Medicaid Minute: Did Medicaid Send You a Notice Saying Your Care Cost May Be Increasing?

By
January 14, 2021

In this month’s Medicaid Minute, Elder Law Attorney Jessica Merkel answers the question of what to do if you or a loved one received a notice from Medicaid stating your monthly cost of care may rise in February.  She covered this topic in a previous Medicaid Minute from November 12, going back to April of 2020, certain Wisconsin Medicaid rules were modified to accommodate the COVID-19 public health emergency.

Video Transcript:

Are you or a loved one receiving Medicaid benefits to pay for assisted living or nursing home care, and within the last week or so, did you just receive a notice from Medicaid saying that your monthly cost of care may rise in February?

My name is Jessica Merkel and this is Ruder Ware’s Medicaid Minute. Today, we’re here to talk about the notice that you may have received from Medicaid a week or so ago warning you that the temporary change in program rules is set to expire at the end of January.

As I shared in our previous Medicaid Minute from November 12, going back to April of 2020, certain Wisconsin Medicaid rules were modified to accommodate the COVID-19 public health emergency.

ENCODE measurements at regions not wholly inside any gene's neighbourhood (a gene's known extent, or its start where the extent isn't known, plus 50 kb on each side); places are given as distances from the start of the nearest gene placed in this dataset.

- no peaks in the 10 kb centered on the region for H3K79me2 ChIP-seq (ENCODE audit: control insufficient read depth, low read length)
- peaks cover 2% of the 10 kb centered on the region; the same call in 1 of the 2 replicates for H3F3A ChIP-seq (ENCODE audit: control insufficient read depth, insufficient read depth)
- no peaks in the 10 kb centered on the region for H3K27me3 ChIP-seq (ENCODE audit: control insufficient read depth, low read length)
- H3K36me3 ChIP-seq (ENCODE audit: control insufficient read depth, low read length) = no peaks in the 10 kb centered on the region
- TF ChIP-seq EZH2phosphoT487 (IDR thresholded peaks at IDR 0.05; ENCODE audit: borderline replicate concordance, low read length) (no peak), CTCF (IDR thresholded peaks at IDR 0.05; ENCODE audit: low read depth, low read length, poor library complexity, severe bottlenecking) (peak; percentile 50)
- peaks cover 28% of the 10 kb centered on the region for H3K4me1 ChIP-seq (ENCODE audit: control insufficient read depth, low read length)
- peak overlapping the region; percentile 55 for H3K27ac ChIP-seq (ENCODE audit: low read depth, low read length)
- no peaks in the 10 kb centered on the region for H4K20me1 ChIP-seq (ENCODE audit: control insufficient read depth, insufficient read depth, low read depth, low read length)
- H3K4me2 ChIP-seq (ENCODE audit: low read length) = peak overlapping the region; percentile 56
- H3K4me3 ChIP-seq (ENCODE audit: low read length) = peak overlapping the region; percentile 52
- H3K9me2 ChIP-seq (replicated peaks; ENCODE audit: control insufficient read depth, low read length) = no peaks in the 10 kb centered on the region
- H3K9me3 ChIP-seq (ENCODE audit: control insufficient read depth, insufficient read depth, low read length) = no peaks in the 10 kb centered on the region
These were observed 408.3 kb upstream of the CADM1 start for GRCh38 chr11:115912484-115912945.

This included that patient liabilities or cost shares (this is basically, the amount of money that folks receiving in-home care or care in an assisted living facility or nursing home pay for their care), these were not increased even if you had an increase in income or assets.

For many folks, this means that since you accrued additional income during the pandemic, if you didn’t spend those funds in some other way (like splurging during Black Friday or Cyber Monday), you are now likely over the $2,000 individual asset limit.

An increase in income may have seemed to be a welcome event, but it may now cause problems for you when the regular program rules start again. In their letter, Medicaid may have recommended spending your money or giving your money back to them, but fortunately, we have other options for you and we can help beyond their “suggested recommendations”.

So, to wrap up, let’s go back to my initial question regarding if your cost of care will be rising.

The notice that you may have received indicated that if your income has increased, this may mean your monthly patient liability or cost share will now also increase. Despite being a bit of a let down, this is par for the course.

When income changes, care costs change, and you should expect further letters to come from Medicaid regarding the new amount that you will owe.

Remember though, if you have any additional or new expenses, be sure to communicate them to Medicaid because these expenses may help to offset your increase in income.

I hope this Medicaid Minute helps to clarify the correspondence you received, and I also hope that if your benefits are negatively impacted due to the return of the “regular” program rules, you know that we’re here to help. Be safe and take care.

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